Before the brownie arrived, a fight broke out. The man in black was loud and probably drunk. Fatmir decided, by his accent and use of Catalan obscenities, that the man was Spanish. The one in red and blue was probably English, an egotistical fop. There was no way they would kill one another short of an accident.

He was able to save his chocolate just before his table was kicked over. Only Keese stayed where he’d been. At the time, Fatmir thought it strange that he didn’t move a muscle, even when the brawl came very close. All the rest of the patrons of the shop evaporated at the first sign of trouble.

Then, the Englishman parried a thrust from the Spanish Captain and his sword slipped from his fingers, slid to the side and slithered off into a corner. “So, Gonzalez. We are at the same impasse as we were on your ship. I have lost my sword. Do you expect me to surrender?”

Before Gonzalez could answer, the City Watch arrived. The two duelists were escorted to the magistrate for disturbing the peace. Fatmir was just making himself comfortable again and was just as surprised as anyone to see the Dutchman fall to the ground.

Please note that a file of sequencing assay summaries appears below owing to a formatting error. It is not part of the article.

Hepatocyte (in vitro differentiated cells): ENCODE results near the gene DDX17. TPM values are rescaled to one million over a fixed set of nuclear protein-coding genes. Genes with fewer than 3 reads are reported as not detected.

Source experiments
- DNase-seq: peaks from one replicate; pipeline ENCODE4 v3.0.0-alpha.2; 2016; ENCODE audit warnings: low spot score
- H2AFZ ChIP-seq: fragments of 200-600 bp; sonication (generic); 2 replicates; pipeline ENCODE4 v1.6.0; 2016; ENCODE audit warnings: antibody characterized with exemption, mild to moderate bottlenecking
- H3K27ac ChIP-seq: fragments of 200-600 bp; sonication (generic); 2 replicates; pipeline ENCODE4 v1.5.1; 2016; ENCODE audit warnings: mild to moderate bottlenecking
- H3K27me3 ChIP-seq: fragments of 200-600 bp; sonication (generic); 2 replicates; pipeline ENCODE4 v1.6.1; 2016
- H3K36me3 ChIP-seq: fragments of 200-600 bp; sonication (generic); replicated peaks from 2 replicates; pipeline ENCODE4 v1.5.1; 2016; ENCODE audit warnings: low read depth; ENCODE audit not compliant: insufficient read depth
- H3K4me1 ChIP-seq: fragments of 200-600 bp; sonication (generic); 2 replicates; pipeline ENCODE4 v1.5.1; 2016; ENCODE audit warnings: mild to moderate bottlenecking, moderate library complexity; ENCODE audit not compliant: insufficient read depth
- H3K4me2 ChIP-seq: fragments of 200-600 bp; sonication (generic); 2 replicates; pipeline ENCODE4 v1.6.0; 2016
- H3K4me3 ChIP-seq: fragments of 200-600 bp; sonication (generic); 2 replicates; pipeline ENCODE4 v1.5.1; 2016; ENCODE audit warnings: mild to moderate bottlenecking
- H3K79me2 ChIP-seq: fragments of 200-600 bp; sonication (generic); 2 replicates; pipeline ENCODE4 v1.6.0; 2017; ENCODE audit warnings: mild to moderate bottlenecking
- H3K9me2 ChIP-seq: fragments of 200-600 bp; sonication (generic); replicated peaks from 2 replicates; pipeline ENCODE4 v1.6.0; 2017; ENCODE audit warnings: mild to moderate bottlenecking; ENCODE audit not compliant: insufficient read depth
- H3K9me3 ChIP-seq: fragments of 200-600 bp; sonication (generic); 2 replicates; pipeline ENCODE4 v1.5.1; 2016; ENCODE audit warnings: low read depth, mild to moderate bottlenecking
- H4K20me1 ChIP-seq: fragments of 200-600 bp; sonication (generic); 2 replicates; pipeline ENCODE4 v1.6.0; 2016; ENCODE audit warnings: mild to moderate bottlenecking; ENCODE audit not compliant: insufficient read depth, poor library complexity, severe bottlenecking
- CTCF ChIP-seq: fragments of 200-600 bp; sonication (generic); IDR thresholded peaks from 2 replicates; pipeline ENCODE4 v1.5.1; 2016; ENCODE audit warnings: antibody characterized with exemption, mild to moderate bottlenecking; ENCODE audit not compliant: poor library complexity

Frau Pridmore came from the kitchen in horror. “Oh, my stars! Is he dead?” Frau Styggesen was wringing her hands behind her American friend.

The captain of the City Watch nudged the body with a toe. “Yes, I think he is. This is a serious matter. Who is the owner of this establishment?”

Frau Pridmore looked very pale and woozy, but not as bad as Frau Styggesen. “We are, captain. Why?”

The captain bowed slightly. “You will immediately accompany my men and me to the magistrate. You can worry about cleaning this up when you return.”

Reva and Inge nodded and got their wraps against the night air. Everyone else was sent home and the shop was locked.

Fatmir followed the party out of the shop. He stayed in the background while the City Watch was involved. He had no urge to be noticed by city officials. But he was concerned about the fate of his favorite chocolate shop and the ladies who owned it. So he followed the ladies and their escort to the magistrate.

But as he hurried through the dark streets, he considered the situation. The man was still as loose as a bag of meal, so he could not have been dead long. He had to have died during the two or three hours that Fatmir sat in the shop. Otherwise, he would have stiffened into the sitting position he died in.